Mary, the Mother of Jesus
Her Daily Life
Mary was a woman of rural Galilee. She lived as they did, in a small family house of stone and mud-brick. She worked like any young girl, grinding wheat and barley into flour, preparing dishes of beans, vegetables, eggs, fruits, nuts, and occasional chunks of mutton. Wool had to be made into clothing. Bread had to be baked. A few chickens and a donkey had to be fed. And in the village, small as it was, there were always little children to care for.
Almost daily she carried a large jar of water from the town well for washing and cooking (the well still supplies modern Nazareth today and is called "Mary's Well"). Early on, the Jews found that cleanliness prevented disease, so frequent washing -- an important chore of women -- became part of their religious practice. The well also was a favorite spot where women talked and traded bits of everyday news. (right: women washing clothes at Nazareth, c. 1914; National Geographic)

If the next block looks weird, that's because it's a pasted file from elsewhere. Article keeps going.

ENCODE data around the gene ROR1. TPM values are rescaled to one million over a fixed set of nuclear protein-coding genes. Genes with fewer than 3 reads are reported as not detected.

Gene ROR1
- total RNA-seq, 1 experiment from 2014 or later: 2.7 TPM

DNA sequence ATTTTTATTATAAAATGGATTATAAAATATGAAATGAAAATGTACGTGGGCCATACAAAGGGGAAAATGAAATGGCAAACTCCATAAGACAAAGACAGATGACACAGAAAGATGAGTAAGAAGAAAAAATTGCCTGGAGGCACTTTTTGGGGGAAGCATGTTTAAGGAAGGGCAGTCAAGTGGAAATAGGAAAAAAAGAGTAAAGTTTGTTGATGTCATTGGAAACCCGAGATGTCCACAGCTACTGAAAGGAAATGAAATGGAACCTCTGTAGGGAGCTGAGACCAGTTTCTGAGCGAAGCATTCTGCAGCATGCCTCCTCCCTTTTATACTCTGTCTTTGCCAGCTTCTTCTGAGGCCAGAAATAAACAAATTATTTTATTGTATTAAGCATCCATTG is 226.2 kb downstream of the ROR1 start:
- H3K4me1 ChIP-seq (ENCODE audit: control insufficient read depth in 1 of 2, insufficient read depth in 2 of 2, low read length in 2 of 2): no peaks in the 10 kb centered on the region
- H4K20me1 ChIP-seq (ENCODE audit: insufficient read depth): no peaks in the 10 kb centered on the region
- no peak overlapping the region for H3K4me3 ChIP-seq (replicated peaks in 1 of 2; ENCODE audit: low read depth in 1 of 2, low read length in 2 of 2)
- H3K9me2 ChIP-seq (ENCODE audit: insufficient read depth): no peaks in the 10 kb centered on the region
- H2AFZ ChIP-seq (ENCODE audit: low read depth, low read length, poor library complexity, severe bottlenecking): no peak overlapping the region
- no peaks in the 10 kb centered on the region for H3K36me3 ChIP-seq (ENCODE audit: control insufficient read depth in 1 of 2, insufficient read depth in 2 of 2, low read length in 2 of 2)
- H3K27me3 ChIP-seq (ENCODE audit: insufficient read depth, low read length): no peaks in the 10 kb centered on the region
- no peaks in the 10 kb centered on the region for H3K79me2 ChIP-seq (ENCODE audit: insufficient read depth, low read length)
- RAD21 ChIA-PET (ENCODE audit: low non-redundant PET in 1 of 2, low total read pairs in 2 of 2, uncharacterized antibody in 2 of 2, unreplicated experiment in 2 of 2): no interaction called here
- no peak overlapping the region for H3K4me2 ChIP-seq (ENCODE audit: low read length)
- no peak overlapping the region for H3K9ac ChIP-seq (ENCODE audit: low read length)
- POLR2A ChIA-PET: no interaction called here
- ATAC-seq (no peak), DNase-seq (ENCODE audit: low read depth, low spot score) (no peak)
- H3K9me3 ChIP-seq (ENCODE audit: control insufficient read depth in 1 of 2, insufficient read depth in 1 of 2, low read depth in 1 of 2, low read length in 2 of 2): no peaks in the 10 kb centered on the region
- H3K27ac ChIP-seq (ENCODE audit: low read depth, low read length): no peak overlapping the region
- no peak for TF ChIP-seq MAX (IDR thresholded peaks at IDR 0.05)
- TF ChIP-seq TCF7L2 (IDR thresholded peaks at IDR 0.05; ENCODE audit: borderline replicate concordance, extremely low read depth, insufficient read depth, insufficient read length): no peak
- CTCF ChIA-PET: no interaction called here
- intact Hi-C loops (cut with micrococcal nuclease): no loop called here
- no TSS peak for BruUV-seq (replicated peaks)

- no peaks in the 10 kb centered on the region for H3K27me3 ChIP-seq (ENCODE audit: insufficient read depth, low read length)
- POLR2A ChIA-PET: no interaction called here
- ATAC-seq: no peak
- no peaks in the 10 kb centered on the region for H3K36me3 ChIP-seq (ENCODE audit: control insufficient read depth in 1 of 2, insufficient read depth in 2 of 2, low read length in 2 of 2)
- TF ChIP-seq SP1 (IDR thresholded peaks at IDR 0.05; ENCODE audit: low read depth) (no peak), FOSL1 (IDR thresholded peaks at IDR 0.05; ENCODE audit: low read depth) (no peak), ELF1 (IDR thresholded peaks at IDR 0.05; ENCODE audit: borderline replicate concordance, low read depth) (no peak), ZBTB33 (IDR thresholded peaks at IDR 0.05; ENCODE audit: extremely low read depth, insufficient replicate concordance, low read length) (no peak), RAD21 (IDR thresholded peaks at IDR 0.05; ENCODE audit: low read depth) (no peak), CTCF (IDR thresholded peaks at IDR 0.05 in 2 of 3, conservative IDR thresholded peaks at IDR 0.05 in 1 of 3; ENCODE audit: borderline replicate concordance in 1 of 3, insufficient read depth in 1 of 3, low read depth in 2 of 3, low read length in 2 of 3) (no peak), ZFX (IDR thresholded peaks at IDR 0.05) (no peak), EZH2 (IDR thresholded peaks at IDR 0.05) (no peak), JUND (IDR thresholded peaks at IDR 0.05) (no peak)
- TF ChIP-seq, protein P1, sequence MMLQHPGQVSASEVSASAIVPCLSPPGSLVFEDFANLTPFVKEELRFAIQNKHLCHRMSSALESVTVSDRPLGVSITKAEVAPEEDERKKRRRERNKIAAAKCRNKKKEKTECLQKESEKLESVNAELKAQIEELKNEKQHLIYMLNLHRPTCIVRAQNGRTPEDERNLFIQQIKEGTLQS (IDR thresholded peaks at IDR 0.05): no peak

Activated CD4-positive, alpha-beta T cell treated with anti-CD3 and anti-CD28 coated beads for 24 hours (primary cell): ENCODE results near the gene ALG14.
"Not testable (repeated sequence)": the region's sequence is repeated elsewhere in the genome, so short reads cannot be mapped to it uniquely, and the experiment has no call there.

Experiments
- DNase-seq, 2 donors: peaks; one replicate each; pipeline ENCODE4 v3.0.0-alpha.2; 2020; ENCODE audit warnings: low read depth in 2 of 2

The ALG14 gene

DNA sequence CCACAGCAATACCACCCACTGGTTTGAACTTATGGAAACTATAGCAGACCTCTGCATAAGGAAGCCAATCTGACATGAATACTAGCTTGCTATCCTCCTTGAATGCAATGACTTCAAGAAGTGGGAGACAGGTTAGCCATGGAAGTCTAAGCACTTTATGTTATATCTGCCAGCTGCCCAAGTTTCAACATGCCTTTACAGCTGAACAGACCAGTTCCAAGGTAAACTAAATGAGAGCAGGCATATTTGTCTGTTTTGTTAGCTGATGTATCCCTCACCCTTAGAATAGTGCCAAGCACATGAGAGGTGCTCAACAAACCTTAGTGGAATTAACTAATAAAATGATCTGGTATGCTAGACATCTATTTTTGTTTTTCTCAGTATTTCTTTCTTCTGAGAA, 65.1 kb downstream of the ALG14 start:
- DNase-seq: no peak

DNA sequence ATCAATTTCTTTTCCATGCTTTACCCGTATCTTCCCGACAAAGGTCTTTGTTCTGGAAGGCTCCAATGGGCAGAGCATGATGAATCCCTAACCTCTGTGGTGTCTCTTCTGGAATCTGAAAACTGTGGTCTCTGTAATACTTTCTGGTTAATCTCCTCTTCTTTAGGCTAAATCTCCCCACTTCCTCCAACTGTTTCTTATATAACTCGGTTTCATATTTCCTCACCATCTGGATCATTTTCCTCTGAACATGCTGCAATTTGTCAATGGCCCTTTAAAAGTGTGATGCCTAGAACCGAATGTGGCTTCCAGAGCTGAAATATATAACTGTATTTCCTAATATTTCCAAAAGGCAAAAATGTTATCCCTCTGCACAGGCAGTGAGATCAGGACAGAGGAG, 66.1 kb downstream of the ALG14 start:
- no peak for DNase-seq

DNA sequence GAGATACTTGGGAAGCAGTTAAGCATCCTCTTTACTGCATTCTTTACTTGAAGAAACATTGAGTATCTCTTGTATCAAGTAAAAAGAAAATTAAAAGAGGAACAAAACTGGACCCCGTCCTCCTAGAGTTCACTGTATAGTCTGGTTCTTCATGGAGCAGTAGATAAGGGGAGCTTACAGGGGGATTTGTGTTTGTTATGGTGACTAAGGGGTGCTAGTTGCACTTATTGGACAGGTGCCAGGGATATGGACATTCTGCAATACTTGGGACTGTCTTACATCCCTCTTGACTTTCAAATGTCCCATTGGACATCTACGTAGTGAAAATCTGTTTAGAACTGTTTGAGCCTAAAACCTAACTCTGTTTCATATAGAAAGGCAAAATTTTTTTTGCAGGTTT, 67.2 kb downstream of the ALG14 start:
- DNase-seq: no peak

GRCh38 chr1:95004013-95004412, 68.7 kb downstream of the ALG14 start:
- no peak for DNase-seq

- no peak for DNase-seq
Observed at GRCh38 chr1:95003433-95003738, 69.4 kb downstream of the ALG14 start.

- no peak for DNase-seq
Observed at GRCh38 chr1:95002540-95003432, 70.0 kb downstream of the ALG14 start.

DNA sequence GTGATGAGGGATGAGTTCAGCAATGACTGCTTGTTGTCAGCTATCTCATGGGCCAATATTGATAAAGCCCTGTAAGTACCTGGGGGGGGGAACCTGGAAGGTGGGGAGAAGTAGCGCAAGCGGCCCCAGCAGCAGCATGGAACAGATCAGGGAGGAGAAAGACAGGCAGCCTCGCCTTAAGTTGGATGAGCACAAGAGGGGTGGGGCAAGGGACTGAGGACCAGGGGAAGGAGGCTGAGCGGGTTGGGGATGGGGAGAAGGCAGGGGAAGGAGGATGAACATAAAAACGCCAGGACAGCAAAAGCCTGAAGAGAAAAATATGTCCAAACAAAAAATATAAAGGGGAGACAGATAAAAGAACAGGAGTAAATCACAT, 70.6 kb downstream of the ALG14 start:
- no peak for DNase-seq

Just as for the other women of Nazareth, the seasons and times of harvest determined what Mary had to do. With the first downpour of rain in October, the vital wheat crop was sown on the mountain fields, to be gathered -- if all went well -- in May. Small dark olives, knocked from dull green trees in September, had to be pressed into oil for lamps and food. In May or June, early figs were picked; in July, the softer juicy fruit. Grapes and pomegranates ripened in September and October. God blessed the hills of Galilee with his bounty, but it could never be taken for granted. The unpredictable land could just as well give nothing to those working it.
From the people of Nazareth Mary learned about life. Few strangers visited the town. It had little wealth, culture or learning. But just as a tiny drop of water contains a wealth of living organisms, so the small town of Nazareth had a rich life of its own. Children were born, young people married, someone died and was buried. Mary felt these joys and sorrows. A sheep was lost, a family quarreled, a son left home. From such small things, life's deepest lessons could be learned.
the Mother of Jesus Mary in Christian
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